Friday, November 6, 2015

Oedipus vs. Hamlet

After class today, I began comparing Hamlet to past pieces that we have read in Humanities. One previously read play that particularly stuck out to me as similar was Oedipus. Not the entire story line obviously, but the idea of incestuous relationships was a big factor of similarities. In Oedipus the King, Oedipus as we know, marries his mother unknowingly after killing his father, also unknowingly. However, although this relationship wasn't judged because they didn't know they were related, I still wonder why the remarriage wasn't judged. People made a huge deal about how fast Hamlet's mother got remarried, but I don't really think that the situation in Oedipus is much different, yet it was perfectly accepted, honored even. Not long after Oedipus killed the previous king of Thebes, he is crowned king for solving the riddle of the Sphinx and then marries his mother. Why wasn't she chastised for her speedy marriage?

2 comments:

Jack Zheng said...

That is a good point - why isn't Jocasta chastised for marrying Oedipus immediately after the king dies?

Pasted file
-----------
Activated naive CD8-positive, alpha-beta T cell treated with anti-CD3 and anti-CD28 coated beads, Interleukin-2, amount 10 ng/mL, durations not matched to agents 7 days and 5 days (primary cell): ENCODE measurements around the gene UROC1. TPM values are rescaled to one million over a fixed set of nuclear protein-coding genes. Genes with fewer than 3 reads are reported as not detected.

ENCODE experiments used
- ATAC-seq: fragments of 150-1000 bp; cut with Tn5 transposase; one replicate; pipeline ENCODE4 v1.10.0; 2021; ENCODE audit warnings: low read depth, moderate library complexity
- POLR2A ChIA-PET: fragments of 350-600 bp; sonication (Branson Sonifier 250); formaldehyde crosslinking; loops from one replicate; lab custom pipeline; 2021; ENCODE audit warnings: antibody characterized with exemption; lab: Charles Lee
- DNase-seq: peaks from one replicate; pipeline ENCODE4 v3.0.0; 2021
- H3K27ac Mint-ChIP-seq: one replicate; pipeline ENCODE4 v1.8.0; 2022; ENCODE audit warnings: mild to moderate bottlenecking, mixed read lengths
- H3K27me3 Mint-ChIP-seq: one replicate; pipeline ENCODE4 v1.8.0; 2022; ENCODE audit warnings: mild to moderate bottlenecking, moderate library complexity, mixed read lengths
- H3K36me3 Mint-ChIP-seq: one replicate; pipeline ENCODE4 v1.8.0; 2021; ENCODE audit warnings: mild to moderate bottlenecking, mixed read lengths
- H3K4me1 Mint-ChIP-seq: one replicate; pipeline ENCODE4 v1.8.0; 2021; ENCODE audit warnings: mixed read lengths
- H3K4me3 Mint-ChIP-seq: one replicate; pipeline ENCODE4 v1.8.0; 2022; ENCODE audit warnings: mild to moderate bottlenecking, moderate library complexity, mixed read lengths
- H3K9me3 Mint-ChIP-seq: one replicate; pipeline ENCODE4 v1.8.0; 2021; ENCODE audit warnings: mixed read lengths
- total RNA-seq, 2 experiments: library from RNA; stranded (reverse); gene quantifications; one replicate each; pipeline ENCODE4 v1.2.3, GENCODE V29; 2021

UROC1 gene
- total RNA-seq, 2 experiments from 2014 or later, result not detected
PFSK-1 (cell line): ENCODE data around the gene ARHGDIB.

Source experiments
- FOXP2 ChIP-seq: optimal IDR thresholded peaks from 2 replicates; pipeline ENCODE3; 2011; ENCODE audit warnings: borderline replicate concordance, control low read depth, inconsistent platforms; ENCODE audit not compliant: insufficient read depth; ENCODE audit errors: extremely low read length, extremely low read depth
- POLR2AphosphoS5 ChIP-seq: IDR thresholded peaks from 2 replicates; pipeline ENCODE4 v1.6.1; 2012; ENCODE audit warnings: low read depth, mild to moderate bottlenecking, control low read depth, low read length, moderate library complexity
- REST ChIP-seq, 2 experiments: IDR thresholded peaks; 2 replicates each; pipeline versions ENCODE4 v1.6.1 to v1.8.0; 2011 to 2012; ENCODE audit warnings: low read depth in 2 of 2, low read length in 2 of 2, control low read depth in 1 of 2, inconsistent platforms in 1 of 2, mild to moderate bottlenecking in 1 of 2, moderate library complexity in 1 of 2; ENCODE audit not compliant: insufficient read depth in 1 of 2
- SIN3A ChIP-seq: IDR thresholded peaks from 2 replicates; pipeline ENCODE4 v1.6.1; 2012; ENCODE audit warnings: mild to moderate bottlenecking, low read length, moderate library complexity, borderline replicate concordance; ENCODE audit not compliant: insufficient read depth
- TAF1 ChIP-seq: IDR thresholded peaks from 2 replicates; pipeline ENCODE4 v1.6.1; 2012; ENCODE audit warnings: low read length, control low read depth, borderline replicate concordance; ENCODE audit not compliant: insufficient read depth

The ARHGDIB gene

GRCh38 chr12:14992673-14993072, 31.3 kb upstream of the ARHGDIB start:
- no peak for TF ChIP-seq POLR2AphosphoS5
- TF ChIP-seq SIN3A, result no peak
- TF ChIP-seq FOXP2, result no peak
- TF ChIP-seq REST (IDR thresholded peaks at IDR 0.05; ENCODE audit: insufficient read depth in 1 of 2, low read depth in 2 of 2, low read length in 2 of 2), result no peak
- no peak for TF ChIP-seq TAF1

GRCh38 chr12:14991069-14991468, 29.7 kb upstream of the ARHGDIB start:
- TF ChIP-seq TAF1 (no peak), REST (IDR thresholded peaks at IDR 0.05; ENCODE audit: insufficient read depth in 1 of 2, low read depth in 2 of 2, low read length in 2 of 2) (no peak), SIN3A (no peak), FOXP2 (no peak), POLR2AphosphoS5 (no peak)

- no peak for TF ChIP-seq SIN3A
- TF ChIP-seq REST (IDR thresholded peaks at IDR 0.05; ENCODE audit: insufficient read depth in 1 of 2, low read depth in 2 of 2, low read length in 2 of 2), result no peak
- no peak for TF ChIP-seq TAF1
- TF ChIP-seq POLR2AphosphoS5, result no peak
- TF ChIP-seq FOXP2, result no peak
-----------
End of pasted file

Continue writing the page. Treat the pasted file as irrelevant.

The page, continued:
I think that since Oedipus killed the king and took his spot, nobody dares to say anything about his marriage with the queen. In Hamlet, Gertrude knowingly marries the brother of her dead husband. While we don't know whether she had much of a choice, this incestuous act would definitely have been deemed as immoral. But then, how did people dare condemning the king's marriage?

Madison Cummings said...

I would like to point out that Oedipus defeated the sphinx and the people elected him as king so Jocasta was pretty much forced to marry him. Oedipus had seemingly earned his place as king for his intelligence and bravery, and after he proved himself he was elected. Cassius, on the other hand, basically shoves himself onto the throne, without being asked and without proving his ability to lead the people. He basically just saw the open seat and grabbed it before anyone else could. I don't know whether to give Gertrude the benefit of the doubt, because odds are she was very lonely without her dead husband, even if she didn't show it as much as hamlet would have liked. She may just have been sad and longing for a companion, so when Cassius came along she jumped at the chance.